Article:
The conduct of Lord Blencathra - Committee for Privileges and Conduct Contents


Annex 2: Report from the commissioner for standards

Summary of the complaint

1.  On 24 March 2014 an article was published in The Independent newspaper entitled "Revealed: Conservative peer Lord Blencathra's lobbying contract for tax haven Cayman Islands" (appendix A). On that date Lord Blencathra referred himself to my office on the basis of the article (appendix B). Also on that date I received a complaint from Paul Flynn MP (appendix C), which also was based on The Independent article. Mr Flynn forwarded a copy of the contract which featured in the article (appendix D).

2.  In accordance with paragraph 103 of the Guide to the Code of Conduct, I sought the agreement of the Sub-Committee on Lords' Conduct to investigate Lord Blencathra's self-referral. That agreement was forthcoming and I proceeded on the basis of both that self-referral and Mr Flynn's complaint.

3.  I wrote to Lord Blencathra on 26 March 2014 (appendix E) advising him that I had decided to investigate the matters which gave rise to his self-referral and Mr Flynn's complaint, and inviting him to provide a full and accurate account. I supplied him with a copy of the newspaper article and associated contracts and emails. I invited him to review the evidence he submitted to me in July 2012 and either to confirm that he stood by it, or to amend it as he saw fit in the light of the allegations in The Independent article. Lord Blencathra responded in a letter dated 7 April 2014 (appendix F).

2012 investigation

4.  In 2012 Mr Flynn made a complaint about Lord Blencathra's conduct as the Director of the Cayman Islands Government Office in the United Kingdom. The complaint alleged that in this capacity Lord Blencathra had provided parliamentary services in return for payment or other reward. The complaint specified four instances in 2011-12 in which it was alleged that parliamentary services had been provided. I investigated the complaint. I found no breach of the Code of Conduct by Lord Blencathra in 2012, as the evidence did not establish that he had provided parliamentary services.[5] In his submission to my investigation in 2012 Lord Blencathra wrote, "none of my work involves lobbying Parliament or seeking to influence either House. I made that clear when I took on the role that I would not do that".[6]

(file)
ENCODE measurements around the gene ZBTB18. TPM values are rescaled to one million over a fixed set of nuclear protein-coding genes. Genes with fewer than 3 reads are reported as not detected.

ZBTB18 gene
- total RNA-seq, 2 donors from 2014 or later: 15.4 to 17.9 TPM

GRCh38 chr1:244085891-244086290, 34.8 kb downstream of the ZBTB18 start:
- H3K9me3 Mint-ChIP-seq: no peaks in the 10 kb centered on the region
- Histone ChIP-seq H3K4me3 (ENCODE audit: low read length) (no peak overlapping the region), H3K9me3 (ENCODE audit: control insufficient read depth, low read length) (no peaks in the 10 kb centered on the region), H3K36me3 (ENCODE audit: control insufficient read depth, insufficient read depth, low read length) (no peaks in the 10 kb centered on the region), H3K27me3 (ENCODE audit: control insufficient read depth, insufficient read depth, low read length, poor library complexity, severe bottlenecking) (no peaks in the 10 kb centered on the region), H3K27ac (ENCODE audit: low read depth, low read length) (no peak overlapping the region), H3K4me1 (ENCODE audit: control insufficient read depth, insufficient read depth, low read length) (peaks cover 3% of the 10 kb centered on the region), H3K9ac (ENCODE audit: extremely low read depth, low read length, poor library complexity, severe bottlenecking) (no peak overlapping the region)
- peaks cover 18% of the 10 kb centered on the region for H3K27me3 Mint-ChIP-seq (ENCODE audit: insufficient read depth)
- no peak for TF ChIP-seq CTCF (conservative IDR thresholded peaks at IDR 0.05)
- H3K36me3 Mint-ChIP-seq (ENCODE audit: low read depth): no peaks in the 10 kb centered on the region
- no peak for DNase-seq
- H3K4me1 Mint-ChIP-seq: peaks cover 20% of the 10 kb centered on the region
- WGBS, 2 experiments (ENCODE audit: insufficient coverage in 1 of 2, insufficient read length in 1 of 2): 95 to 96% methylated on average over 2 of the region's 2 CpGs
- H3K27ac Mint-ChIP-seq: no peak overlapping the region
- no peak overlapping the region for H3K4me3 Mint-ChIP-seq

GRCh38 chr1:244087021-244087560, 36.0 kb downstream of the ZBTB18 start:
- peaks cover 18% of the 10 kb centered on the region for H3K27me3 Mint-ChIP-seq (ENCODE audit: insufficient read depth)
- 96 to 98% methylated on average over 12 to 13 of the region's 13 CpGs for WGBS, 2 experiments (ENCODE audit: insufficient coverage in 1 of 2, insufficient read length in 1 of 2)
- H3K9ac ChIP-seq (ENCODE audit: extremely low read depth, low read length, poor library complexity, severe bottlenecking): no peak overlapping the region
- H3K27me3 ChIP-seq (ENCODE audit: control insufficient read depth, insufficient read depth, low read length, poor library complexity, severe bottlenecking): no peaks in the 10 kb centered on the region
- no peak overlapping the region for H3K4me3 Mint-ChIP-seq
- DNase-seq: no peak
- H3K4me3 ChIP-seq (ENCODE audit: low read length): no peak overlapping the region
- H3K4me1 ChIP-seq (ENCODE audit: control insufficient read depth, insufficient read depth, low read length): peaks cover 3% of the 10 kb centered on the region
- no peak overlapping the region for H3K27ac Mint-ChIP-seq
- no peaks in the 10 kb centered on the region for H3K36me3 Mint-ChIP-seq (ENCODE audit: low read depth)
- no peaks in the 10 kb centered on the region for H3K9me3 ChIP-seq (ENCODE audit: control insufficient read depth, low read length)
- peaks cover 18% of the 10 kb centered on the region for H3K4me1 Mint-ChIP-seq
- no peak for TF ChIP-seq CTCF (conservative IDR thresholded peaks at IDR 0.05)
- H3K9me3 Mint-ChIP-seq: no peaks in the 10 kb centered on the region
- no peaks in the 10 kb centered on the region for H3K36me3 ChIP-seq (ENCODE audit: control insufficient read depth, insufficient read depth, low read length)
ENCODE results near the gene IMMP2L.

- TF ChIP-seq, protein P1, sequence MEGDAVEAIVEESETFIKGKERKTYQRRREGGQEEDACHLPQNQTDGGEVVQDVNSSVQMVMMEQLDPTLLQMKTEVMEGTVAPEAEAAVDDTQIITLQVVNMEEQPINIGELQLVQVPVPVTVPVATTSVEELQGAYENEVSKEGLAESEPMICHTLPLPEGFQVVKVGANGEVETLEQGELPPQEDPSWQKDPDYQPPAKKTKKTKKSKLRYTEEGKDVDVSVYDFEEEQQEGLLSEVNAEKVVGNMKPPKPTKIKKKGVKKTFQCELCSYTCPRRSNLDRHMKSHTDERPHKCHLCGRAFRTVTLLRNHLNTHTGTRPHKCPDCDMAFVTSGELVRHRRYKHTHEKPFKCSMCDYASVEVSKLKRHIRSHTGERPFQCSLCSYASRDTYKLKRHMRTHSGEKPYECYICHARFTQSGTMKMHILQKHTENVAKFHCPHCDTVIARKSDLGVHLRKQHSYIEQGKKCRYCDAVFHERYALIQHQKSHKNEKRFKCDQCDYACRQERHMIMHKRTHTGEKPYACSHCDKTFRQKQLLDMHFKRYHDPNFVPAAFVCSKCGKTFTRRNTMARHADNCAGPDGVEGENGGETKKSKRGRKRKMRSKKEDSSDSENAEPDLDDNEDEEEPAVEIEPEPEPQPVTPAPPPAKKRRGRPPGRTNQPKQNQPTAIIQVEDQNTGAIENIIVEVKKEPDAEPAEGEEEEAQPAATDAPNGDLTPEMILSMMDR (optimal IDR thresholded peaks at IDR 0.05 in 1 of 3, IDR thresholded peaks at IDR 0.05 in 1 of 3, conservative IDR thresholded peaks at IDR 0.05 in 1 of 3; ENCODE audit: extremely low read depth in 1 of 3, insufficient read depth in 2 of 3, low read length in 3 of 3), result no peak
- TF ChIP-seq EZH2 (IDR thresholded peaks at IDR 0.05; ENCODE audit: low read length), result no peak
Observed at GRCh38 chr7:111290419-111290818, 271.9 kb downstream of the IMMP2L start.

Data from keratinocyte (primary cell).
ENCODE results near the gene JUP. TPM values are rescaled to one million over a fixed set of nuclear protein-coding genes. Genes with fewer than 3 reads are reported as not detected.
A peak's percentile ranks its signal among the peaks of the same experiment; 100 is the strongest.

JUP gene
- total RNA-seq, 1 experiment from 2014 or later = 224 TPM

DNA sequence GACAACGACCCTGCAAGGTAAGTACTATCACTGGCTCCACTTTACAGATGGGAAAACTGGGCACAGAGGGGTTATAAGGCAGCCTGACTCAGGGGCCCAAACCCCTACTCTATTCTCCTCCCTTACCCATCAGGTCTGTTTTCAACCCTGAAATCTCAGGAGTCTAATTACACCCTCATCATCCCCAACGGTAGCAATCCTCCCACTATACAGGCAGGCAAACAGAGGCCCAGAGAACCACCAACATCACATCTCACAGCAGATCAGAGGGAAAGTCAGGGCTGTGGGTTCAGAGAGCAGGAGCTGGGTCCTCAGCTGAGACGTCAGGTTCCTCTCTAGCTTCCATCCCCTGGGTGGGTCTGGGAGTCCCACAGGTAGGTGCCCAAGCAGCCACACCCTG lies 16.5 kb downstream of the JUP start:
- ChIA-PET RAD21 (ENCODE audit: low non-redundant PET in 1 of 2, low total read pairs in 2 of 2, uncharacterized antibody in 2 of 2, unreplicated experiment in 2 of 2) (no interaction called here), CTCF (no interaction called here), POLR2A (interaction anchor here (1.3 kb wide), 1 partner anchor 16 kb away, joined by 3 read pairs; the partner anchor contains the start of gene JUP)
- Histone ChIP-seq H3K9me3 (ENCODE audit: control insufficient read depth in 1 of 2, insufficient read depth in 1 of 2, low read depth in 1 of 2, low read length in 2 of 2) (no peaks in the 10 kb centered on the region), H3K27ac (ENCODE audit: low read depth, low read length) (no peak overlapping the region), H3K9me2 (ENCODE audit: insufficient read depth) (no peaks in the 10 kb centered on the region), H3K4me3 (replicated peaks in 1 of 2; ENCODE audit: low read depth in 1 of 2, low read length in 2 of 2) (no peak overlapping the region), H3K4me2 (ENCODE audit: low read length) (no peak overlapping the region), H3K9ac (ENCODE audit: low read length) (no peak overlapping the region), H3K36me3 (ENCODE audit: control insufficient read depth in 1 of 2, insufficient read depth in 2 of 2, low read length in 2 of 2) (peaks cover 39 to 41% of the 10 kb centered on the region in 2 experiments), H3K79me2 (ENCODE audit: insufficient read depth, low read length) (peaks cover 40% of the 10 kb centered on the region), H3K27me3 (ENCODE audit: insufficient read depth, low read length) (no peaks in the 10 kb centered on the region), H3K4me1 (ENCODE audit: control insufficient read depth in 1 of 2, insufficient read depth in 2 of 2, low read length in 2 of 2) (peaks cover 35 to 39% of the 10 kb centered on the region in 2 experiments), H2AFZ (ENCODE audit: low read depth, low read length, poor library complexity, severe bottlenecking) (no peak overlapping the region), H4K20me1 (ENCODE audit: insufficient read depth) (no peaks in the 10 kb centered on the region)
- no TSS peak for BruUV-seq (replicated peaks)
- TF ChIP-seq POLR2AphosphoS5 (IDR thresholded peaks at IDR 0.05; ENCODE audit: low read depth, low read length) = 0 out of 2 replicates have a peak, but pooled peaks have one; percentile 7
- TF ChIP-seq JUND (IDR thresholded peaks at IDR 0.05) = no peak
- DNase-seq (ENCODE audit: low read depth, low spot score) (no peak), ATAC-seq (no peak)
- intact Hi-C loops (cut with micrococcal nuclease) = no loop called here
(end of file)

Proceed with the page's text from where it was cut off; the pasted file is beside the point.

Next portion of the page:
5.  Mr Flynn's letter dated 24 March 2014 highlighted what he believed were discrepancies between Lord Blencathra's evidence to my investigation in 2012 and information in The Independent article. In particular, the article was based on the contract under which Lord Blencathra worked for the Cayman Islands Government in 2011-12, and alleged that the contract required Lord Blencathra to lobby Parliament (i.e. provide parliamentary services).

Key facts

6.  The article in The Independent was based on a copy of an "advisory and consultative agreement" which had been disclosed to the newspaper (appendix D). That agreement was between the Government of the Cayman Islands and Two Lions Consultancy Ltd. The agreement was dated 9 November 2011 and would last until 1 November 2012. In the agreement Two Lions Consultancy was described as "headed by Lord Blencathra."[7] Lord Blencathra signed the contract on behalf of Two Lions.

7.  The agreement provided that "Two Lions will provide consultancy services to the [Cayman Islands Government] … and will have direct responsibility for the provision and management of the services set out in Annex 1."[8] The contract further specified that Lord Blencathra would have "primary responsibility" for performing the services set out in that annex.[9] In consideration for these services Two Lions was paid £12,000 per month.[10]

8.  14 services were set in Annex 1. Service (c) was the one which attracted the attention of The Independent and formed the basis of Mr Flynn's complaint. It reads:

"Promoting the Cayman Islands' interests in the UK and Europe by liaising with and making representations to UK Ministers, the FCO, Members of Parliament in the House of Commons, and Members of the House of Lords, Members of the European Parliament, European Governments, and the EU Commission, the Commonwealth Countries Association and the Overseas Territories Association."

9.  Mr Flynn also supplied me with a copy of the successor contract between the Cayman Islands Government and Two Lions. This agreement commenced on 1 November 2012.[11] The above-quoted service did not appear in the successor contract.[12]

10.  At issue in this case, therefore, is whether Lord Blencathra breached the Code of Conduct by entering into a contract which ran from November 2011 to November 2012 which involved agreeing to provide the services quoted above.

11.  Under paragraph 8(d) of the Code of Conduct members "must not seek to profit from membership of the House by accepting or agreeing to accept payment or other incentive or reward in return for providing parliamentary advice or services."

12.  This is elaborated on in paragraph 21 of the Guide to the Code, which states that members "may not, in return for payment or other incentive or reward, assist outside organisations or persons in influencing Parliament … A member may never provide parliamentary services in return for payment or other incentive or reward." Paragraph 20 of the Guide recognises that "a member may exceptionally give parliamentary advice to an organisation or person with whom the member has a financial interest, provided that the member can demonstrate that he or she does not receive payment or benefit in return for the provision of parliamentary advice or services … the member should, where possible, ensure contractual agreements specifically exclude the provision of parliamentary advice or services".

Lord Blencathra's response

13.  Lord Blencathra was quoted by The Independent as saying "My compliance with the law or Lords rules takes precedence over anything which was in my contract, I made clear that I would not be lobbying in Parliament or MPs. Indeed, even that initial contract made no mention of lobbying. That was firmly understood between us."